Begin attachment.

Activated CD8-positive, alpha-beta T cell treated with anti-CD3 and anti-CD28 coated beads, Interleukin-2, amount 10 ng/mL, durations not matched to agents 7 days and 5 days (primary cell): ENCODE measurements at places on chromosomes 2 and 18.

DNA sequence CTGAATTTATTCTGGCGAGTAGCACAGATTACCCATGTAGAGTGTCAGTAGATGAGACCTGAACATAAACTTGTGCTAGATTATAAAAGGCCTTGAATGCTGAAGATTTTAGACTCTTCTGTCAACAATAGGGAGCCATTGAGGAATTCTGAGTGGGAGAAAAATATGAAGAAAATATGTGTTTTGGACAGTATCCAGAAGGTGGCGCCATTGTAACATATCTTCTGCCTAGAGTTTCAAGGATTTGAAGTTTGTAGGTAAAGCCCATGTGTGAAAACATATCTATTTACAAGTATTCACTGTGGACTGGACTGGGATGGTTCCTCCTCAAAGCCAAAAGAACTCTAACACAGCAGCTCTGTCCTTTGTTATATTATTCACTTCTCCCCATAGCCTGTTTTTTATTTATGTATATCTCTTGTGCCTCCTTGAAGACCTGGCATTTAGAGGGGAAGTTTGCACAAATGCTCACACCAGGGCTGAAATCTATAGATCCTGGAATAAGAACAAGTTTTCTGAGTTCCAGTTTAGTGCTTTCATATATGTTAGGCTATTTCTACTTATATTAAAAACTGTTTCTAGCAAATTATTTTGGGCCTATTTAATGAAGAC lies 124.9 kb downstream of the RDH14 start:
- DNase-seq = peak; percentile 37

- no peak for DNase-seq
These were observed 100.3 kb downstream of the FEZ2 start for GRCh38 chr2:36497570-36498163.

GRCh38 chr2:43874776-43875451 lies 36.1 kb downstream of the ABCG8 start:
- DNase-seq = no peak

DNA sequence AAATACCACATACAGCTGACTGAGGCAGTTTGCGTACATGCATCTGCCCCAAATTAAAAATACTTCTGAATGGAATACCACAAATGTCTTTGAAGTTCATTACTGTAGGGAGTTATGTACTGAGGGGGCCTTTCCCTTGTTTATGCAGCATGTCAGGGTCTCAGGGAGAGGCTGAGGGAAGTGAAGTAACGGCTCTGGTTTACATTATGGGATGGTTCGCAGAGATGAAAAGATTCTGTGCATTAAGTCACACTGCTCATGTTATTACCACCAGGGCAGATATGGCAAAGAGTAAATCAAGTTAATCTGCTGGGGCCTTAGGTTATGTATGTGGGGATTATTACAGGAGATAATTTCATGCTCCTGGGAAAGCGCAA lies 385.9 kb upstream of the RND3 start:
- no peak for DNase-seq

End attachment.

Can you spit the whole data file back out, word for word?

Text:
Activated CD8-positive, alpha-beta T cell treated with anti-CD3 and anti-CD28 coated beads, Interleukin-2, amount 10 ng/mL, durations not matched to agents 7 days and 5 days (primary cell): ENCODE measurements at places on chromosomes 2 and 18.

DNA sequence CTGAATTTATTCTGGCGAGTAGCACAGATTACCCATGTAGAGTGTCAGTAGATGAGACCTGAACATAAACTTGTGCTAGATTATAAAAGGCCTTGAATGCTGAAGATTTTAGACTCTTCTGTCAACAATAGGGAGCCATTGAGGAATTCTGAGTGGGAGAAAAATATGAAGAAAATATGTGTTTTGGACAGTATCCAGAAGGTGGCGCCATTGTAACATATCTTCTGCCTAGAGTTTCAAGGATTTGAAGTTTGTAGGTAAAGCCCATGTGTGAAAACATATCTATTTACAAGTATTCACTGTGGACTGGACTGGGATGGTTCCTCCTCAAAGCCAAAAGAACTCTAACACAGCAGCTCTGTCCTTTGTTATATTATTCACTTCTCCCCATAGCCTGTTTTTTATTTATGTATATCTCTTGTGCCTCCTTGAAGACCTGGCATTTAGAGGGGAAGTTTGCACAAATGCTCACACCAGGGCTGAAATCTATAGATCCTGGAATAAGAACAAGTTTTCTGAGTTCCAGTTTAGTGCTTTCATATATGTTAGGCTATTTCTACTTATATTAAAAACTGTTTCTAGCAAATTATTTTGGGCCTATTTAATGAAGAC lies 124.9 kb downstream of the RDH14 start:
- DNase-seq = peak; percentile 37

- no peak for DNase-seq
These were observed 100.3 kb downstream of the FEZ2 start for GRCh38 chr2:36497570-36498163.

GRCh38 chr2:43874776-43875451 lies 36.1 kb downstream of the ABCG8 start:
- DNase-seq = no peak

DNA sequence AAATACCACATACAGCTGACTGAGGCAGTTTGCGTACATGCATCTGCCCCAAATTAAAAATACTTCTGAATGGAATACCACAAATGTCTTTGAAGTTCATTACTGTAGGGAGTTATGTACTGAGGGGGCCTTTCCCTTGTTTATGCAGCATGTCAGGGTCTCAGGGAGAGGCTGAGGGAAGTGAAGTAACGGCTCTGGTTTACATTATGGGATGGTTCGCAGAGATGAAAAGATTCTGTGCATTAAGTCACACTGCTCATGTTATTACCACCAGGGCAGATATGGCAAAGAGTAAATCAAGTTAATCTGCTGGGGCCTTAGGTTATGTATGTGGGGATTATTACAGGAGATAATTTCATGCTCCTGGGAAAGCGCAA lies 385.9 kb upstream of the RND3 start:
- no peak for DNase-seq